“I’m afraid that sometimes you’ll play lonely games too. Games you can’t win ’cause you’ll play against you.”
― Dr. Seuss
I spooned into the small of my mother’s back, as she had with me when I was a child.
‘Can you give me a back rub?’ she said, pulling at her top.
‘Okay mum lie flat and I’ll give you a massage,’ I began by tracing the letters of a word across her back, a game we used to play when I was growing up.
‘I, no wait, L,’ she said and exhaled an audible sigh.
With my touch as light as the evening breeze, I spelled the rest of the word.
‘O, V…’ her breathing slowed and she uttered the word ‘Love.’
‘Oh mum,’ I fell into the curve of her spine, nestling my head against the nape of her neck. ‘It’s going to be okay. I promise.’
‘I love you darling, thank you…’ Her voice broke and I saw the dampness pooling on her pillow, ‘I just don’t think I can take this anymore. Please tell me about that call, what did he say to you exactly?’
It was the witching hour when he had phoned; dinner was bubbling on the cooker and the kids were attempting complicated math’s problems from their books splayed across the kitchen bench. Another hour or so until I can sink into the couch with the latest episode of Law and Order, I thought while retrieving a carrot scraping that had ended up in my son’s pencil case. The telephone rang, its angry buzz rudely interrupting an already busy domestic scene.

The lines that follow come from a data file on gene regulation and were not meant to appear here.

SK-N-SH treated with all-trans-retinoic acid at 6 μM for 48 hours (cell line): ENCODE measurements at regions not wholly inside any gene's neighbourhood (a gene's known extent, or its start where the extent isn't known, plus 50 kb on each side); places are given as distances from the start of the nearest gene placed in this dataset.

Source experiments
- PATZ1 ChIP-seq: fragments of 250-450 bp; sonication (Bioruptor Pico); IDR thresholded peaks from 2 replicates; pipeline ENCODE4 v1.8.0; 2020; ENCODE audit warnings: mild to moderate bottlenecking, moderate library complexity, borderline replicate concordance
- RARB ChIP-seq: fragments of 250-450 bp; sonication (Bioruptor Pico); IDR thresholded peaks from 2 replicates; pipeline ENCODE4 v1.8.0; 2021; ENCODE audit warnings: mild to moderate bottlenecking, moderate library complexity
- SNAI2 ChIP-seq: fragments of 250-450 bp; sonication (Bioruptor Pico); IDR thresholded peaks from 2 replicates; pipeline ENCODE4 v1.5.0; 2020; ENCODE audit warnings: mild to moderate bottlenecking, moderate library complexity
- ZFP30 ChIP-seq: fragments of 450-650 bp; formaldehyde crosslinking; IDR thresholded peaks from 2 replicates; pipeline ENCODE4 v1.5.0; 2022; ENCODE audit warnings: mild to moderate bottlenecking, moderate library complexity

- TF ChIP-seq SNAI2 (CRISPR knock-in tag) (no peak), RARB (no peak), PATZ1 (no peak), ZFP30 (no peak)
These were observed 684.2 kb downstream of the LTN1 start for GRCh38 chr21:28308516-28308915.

‘It’s Steve…’ his voice waivered.
‘Steve, hi you’ll have to speak up, it’s a madhouse around here, hold on. Stop that. Now. Leave her alone. Sorry, yes?’
‘It’s your mum.’
‘What, is she okay?’ Gesticulating madly I attempted to shush the kids.
‘Yes, well no… It’s not her, she’s fine it’s me, I can’t come home.’
‘I’ve met someone else. Can you please call your mum, tell her I can’t come home. I’m sorry…’
She imagined that her life had ended on the night of his phone call. There we were three weeks later: a daughter cradling a mother in her arms, our roles reversed. She spoke of loss and love and a life not worth living without him. I swept her hair from her face and patted her back as I would with my daughter. ‘You’ll be okay, the pain will ease.’ I repeated this mantra throughout the night, aware that I had already lost the woman that I had known as my mother.
This is a reworked excerpt from a previous post: The day she went away